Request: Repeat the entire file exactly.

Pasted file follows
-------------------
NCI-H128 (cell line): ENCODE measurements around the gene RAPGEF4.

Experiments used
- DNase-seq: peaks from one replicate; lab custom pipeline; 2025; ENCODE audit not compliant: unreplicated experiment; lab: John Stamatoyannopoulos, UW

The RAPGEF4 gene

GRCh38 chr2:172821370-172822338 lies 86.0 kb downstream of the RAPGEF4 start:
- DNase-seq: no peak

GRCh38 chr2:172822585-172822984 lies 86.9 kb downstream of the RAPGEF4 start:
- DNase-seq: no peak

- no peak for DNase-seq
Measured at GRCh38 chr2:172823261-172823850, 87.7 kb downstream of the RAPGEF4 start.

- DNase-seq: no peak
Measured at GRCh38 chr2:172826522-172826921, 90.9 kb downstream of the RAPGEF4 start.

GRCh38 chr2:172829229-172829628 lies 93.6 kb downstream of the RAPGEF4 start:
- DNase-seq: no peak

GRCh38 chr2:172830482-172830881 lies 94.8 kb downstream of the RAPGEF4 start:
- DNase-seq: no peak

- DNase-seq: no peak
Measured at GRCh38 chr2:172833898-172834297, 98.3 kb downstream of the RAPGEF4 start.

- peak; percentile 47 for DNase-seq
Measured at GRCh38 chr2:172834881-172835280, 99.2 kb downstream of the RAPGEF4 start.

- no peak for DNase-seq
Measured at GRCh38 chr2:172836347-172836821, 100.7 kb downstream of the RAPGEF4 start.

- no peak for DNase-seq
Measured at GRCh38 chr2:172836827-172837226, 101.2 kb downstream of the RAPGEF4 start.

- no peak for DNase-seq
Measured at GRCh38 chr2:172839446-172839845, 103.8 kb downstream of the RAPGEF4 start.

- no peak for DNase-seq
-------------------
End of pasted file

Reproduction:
NCI-H128 (cell line): ENCODE measurements around the gene RAPGEF4.

Experiments used
- DNase-seq: peaks from one replicate; lab custom pipeline; 2025; ENCODE audit not compliant: unreplicated experiment; lab: John Stamatoyannopoulos, UW

The RAPGEF4 gene

GRCh38 chr2:172821370-172822338 lies 86.0 kb downstream of the RAPGEF4 start:
- DNase-seq: no peak

GRCh38 chr2:172822585-172822984 lies 86.9 kb downstream of the RAPGEF4 start:
- DNase-seq: no peak

- no peak for DNase-seq
Measured at GRCh38 chr2:172823261-172823850, 87.7 kb downstream of the RAPGEF4 start.

- DNase-seq: no peak
Measured at GRCh38 chr2:172826522-172826921, 90.9 kb downstream of the RAPGEF4 start.

GRCh38 chr2:172829229-172829628 lies 93.6 kb downstream of the RAPGEF4 start:
- DNase-seq: no peak

GRCh38 chr2:172830482-172830881 lies 94.8 kb downstream of the RAPGEF4 start:
- DNase-seq: no peak

- DNase-seq: no peak
Measured at GRCh38 chr2:172833898-172834297, 98.3 kb downstream of the RAPGEF4 start.

- peak; percentile 47 for DNase-seq
Measured at GRCh38 chr2:172834881-172835280, 99.2 kb downstream of the RAPGEF4 start.

- no peak for DNase-seq
Measured at GRCh38 chr2:172836347-172836821, 100.7 kb downstream of the RAPGEF4 start.

- no peak for DNase-seq
Measured at GRCh38 chr2:172836827-172837226, 101.2 kb downstream of the RAPGEF4 start.

- no peak for DNase-seq
Measured at GRCh38 chr2:172839446-172839845, 103.8 kb downstream of the RAPGEF4 start.

- no peak for DNase-seq